U.S. blacklists head of Myanmar military for human rights abuses against Rohingya Muslims
Washington – The United States blacklisted four military leaders of Myanmar on Tuesday, including the commander-in-chief, for human rights abuses against the Rohingya Muslims and other minorities.
The sanctions targeted the commander-in-chief of the Burmese military, Min Aung Hlaing, on the same day that Myanmar’s leader, Aung San Suu Kyi, attended the first day of hearings in a genocide case against Myanmar at the U.N.’s highest court.
A 2017 military crackdown in Myanmar drove more than 730,000 Rohingya Muslims to flee to neighboring Bangladesh. United Nations investigators have said Myanmar’s operation included mass killings, gang rapes and widespread arson and was executed with “genocidal intent.”
The Myanmar’s military has denied accusations of widespread abuses and said its actions were part of a fight against terrorism.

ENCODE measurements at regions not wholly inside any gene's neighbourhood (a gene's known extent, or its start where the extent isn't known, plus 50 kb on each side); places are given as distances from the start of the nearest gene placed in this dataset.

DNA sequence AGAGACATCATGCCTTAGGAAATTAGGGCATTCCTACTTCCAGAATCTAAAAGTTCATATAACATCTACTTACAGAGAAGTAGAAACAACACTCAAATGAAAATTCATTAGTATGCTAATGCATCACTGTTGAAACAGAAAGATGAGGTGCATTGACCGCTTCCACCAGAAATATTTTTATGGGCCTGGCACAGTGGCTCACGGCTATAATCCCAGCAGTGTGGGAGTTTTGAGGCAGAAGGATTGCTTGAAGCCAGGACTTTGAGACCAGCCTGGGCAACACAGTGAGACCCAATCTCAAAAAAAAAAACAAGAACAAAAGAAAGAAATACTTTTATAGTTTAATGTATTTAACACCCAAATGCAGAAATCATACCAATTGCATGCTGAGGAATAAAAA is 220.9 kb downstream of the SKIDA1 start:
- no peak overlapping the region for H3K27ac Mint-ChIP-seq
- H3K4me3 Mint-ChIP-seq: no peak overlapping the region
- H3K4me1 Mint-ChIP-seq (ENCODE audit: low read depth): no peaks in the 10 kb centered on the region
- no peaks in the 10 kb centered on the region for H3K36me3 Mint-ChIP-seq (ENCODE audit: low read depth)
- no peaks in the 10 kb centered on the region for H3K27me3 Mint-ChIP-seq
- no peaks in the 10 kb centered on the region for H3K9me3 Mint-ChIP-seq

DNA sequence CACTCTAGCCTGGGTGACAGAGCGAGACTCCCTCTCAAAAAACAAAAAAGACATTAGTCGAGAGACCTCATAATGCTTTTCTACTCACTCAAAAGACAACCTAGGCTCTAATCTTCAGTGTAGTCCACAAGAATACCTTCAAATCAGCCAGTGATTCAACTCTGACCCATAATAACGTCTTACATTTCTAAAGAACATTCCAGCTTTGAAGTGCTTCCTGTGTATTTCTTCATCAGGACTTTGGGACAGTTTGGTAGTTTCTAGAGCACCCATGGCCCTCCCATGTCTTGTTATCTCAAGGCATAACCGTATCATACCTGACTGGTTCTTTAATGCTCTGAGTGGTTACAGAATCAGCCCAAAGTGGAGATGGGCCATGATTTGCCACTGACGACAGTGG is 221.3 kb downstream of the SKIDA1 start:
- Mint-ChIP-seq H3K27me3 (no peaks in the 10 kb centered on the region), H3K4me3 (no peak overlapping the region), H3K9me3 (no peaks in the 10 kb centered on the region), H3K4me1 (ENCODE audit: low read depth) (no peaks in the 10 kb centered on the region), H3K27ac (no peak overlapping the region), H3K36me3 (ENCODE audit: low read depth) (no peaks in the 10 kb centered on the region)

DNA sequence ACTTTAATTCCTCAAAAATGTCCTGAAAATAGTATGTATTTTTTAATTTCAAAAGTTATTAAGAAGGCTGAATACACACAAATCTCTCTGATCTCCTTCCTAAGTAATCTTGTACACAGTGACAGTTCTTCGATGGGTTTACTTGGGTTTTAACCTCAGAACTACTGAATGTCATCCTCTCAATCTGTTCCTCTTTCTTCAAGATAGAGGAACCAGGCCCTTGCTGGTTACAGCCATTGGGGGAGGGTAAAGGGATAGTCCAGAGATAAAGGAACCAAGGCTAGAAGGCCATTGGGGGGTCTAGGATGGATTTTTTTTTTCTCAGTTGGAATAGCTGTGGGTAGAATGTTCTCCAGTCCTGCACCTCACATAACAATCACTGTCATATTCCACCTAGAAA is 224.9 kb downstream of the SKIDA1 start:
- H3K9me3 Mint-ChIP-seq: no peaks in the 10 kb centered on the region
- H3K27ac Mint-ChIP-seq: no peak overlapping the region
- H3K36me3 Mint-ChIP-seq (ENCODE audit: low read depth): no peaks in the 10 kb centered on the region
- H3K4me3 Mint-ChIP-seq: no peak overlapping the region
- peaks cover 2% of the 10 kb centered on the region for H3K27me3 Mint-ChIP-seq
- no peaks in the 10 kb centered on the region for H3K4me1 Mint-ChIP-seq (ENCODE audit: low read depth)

However, U.S Treasury Department said in a statement on Tuesday Burmese military forces had committed “serious human rights abuse” against ethnic minority groups in Myanmar and that Min Aung Hlaing’s forces were responsible for the 2017 military crackdown.
“During this time, members of ethnic minority groups were killed or injured by gunshot, often while fleeing, or by soldiers using large-bladed weapons; others were burned to death in their own houses,” the statement said.
Washington’s sanctions also targeted Min Aung Hlaing’s deputy, Soe Win, and two brigadier generals, Than Oo and Aung Aung, freezing any U.S. assets they have and prohibiting Americans from doing business with them.
The four generals, who were previously barred from entering the United States in July, are not known to have assets in the United States.
The U.S. action falls short of reimposing economic sanctions on Myanmar lifted after a transition from full military rule that began in 2011. It does not target military-owned companies that dominate some sectors of Myanmar’s economy.
Some analysts and diplomats have tipped Min Aung Hlaing as a potential presidential candidate in the next election in 2020, when Nobel laureate Aung San Suu Kyi’s National League for Democracy is likely to face opposition from nationalists aligned with the military.
His political ambitions could be damaged by the sanctions, as well as an earlier U.S. travel ban and Facebook’s decision in August 2018 to remove the army chief’s page that had been his main channel of communication with the public.
The Tuesday’s sanctions were among a round of targets announced on International Human Rights Day.
Based on inputs from Reuters.